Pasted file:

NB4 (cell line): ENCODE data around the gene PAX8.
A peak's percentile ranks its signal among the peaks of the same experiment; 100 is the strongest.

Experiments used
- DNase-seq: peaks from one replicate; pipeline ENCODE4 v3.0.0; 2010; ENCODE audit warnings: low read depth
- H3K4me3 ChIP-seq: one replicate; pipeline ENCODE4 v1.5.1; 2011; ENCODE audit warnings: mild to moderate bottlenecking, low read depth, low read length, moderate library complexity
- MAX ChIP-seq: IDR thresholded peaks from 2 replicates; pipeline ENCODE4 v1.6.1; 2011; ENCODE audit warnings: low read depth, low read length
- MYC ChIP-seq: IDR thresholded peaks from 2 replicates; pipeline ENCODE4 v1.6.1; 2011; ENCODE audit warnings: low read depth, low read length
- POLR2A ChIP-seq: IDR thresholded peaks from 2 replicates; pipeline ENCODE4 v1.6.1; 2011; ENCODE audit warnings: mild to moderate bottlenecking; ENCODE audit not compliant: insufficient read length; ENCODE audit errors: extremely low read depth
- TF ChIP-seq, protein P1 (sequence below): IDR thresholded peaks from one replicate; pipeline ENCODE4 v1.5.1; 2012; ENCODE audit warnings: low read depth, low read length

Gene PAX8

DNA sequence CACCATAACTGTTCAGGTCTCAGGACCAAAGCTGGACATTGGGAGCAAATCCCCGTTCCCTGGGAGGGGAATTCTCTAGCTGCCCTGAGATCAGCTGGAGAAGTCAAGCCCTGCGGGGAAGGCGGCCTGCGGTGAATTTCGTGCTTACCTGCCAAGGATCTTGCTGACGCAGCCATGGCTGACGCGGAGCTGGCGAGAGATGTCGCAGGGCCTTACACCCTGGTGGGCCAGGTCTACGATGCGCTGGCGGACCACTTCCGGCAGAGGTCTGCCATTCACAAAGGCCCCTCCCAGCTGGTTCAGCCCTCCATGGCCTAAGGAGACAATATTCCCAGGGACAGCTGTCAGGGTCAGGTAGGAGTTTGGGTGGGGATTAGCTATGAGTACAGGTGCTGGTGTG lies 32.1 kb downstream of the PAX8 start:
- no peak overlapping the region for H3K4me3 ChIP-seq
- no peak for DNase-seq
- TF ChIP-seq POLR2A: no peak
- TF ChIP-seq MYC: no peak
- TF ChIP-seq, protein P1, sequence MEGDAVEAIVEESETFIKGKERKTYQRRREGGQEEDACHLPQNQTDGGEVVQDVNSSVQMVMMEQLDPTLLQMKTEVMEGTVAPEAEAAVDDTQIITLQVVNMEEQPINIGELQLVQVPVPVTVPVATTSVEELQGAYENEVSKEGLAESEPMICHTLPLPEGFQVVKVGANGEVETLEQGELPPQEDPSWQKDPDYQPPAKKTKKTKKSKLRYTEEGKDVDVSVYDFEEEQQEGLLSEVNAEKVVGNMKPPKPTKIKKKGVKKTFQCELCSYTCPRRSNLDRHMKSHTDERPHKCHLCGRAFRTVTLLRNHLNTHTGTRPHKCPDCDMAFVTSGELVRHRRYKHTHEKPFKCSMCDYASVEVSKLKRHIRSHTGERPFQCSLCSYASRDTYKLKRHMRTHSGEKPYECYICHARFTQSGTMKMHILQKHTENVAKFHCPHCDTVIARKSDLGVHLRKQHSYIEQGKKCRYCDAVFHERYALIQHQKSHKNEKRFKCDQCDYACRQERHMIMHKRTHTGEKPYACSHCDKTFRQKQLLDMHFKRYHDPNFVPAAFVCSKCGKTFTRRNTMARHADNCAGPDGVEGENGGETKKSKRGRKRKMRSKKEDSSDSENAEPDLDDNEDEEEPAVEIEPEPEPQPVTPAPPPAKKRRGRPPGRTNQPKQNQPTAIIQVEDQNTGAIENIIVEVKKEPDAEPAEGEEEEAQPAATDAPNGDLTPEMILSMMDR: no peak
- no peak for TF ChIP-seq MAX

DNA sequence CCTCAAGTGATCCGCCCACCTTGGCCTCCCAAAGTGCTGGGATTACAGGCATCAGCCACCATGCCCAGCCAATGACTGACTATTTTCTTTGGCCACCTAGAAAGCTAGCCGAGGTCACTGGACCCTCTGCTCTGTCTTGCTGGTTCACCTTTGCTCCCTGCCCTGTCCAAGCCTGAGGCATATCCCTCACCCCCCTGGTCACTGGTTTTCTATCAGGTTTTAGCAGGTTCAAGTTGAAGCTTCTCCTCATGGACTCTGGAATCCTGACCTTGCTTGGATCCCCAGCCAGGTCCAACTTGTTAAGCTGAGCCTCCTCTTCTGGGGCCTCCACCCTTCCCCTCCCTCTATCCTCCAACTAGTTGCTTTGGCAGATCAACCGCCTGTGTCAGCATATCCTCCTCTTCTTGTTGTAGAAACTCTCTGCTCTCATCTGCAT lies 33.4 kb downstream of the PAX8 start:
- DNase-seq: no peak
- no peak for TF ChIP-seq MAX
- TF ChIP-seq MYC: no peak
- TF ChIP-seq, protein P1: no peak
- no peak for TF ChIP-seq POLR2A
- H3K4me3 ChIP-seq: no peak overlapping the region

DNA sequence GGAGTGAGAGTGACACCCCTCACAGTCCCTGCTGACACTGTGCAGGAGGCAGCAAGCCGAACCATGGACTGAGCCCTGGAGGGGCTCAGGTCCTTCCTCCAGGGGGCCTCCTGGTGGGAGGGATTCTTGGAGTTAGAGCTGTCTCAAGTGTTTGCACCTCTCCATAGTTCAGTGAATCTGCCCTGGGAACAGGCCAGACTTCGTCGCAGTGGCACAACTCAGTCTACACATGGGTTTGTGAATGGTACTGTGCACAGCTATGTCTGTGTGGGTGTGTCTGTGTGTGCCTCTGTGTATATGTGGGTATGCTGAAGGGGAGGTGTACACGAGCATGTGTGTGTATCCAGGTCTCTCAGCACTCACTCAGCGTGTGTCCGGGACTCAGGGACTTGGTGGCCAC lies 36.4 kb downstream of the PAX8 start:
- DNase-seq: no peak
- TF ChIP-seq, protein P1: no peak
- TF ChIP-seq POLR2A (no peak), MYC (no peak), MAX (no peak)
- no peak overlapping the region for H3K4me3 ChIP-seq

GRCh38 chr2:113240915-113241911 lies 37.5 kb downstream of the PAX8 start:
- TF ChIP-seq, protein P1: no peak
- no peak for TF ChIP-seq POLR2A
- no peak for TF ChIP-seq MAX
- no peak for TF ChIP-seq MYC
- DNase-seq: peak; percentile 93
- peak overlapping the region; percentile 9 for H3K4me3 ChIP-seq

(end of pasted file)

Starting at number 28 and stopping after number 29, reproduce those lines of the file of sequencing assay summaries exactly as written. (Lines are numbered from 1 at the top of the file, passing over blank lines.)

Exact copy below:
- TF ChIP-seq POLR2A (no peak), MYC (no peak), MAX (no peak)
- no peak overlapping the region for H3K4me3 ChIP-seq